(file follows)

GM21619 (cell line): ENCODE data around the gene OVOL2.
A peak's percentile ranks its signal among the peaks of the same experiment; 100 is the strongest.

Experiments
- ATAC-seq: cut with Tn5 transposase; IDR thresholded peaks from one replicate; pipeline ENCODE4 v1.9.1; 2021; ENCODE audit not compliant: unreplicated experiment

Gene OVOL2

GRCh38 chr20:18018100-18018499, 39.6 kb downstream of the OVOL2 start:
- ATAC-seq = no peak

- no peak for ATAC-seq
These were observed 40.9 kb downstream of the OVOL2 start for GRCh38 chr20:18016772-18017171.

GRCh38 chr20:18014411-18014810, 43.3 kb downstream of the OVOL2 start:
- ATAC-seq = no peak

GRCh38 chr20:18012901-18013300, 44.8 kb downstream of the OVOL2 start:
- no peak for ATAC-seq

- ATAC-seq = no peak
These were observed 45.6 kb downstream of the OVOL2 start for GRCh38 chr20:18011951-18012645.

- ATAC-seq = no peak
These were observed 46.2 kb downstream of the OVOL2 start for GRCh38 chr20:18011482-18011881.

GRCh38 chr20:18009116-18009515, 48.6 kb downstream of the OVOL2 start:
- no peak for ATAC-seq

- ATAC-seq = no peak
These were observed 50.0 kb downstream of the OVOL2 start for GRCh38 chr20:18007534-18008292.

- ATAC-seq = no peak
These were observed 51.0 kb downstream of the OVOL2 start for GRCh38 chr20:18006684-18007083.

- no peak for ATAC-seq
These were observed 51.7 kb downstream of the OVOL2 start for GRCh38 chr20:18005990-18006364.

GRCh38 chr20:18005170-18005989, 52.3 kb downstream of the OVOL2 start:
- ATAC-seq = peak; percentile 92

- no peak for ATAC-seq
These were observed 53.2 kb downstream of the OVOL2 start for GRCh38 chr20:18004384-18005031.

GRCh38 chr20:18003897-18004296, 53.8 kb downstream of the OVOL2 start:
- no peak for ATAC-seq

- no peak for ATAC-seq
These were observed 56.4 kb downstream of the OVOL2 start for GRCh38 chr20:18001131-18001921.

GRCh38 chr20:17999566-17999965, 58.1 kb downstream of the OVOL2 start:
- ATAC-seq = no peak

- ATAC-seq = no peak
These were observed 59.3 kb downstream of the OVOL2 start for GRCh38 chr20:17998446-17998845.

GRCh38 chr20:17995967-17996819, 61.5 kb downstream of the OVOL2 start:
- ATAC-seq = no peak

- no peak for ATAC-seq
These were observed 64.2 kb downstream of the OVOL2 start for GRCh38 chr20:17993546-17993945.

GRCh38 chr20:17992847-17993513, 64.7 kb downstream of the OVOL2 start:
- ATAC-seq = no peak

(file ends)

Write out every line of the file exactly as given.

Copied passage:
GM21619 (cell line): ENCODE data around the gene OVOL2.
A peak's percentile ranks its signal among the peaks of the same experiment; 100 is the strongest.

Experiments
- ATAC-seq: cut with Tn5 transposase; IDR thresholded peaks from one replicate; pipeline ENCODE4 v1.9.1; 2021; ENCODE audit not compliant: unreplicated experiment

Gene OVOL2

GRCh38 chr20:18018100-18018499, 39.6 kb downstream of the OVOL2 start:
- ATAC-seq = no peak

- no peak for ATAC-seq
These were observed 40.9 kb downstream of the OVOL2 start for GRCh38 chr20:18016772-18017171.

GRCh38 chr20:18014411-18014810, 43.3 kb downstream of the OVOL2 start:
- ATAC-seq = no peak

GRCh38 chr20:18012901-18013300, 44.8 kb downstream of the OVOL2 start:
- no peak for ATAC-seq

- ATAC-seq = no peak
These were observed 45.6 kb downstream of the OVOL2 start for GRCh38 chr20:18011951-18012645.

- ATAC-seq = no peak
These were observed 46.2 kb downstream of the OVOL2 start for GRCh38 chr20:18011482-18011881.

GRCh38 chr20:18009116-18009515, 48.6 kb downstream of the OVOL2 start:
- no peak for ATAC-seq

- ATAC-seq = no peak
These were observed 50.0 kb downstream of the OVOL2 start for GRCh38 chr20:18007534-18008292.

- ATAC-seq = no peak
These were observed 51.0 kb downstream of the OVOL2 start for GRCh38 chr20:18006684-18007083.

- no peak for ATAC-seq
These were observed 51.7 kb downstream of the OVOL2 start for GRCh38 chr20:18005990-18006364.

GRCh38 chr20:18005170-18005989, 52.3 kb downstream of the OVOL2 start:
- ATAC-seq = peak; percentile 92

- no peak for ATAC-seq
These were observed 53.2 kb downstream of the OVOL2 start for GRCh38 chr20:18004384-18005031.

GRCh38 chr20:18003897-18004296, 53.8 kb downstream of the OVOL2 start:
- no peak for ATAC-seq

- no peak for ATAC-seq
These were observed 56.4 kb downstream of the OVOL2 start for GRCh38 chr20:18001131-18001921.

GRCh38 chr20:17999566-17999965, 58.1 kb downstream of the OVOL2 start:
- ATAC-seq = no peak

- ATAC-seq = no peak
These were observed 59.3 kb downstream of the OVOL2 start for GRCh38 chr20:17998446-17998845.

GRCh38 chr20:17995967-17996819, 61.5 kb downstream of the OVOL2 start:
- ATAC-seq = no peak

- no peak for ATAC-seq
These were observed 64.2 kb downstream of the OVOL2 start for GRCh38 chr20:17993546-17993945.

GRCh38 chr20:17992847-17993513, 64.7 kb downstream of the OVOL2 start:
- ATAC-seq = no peak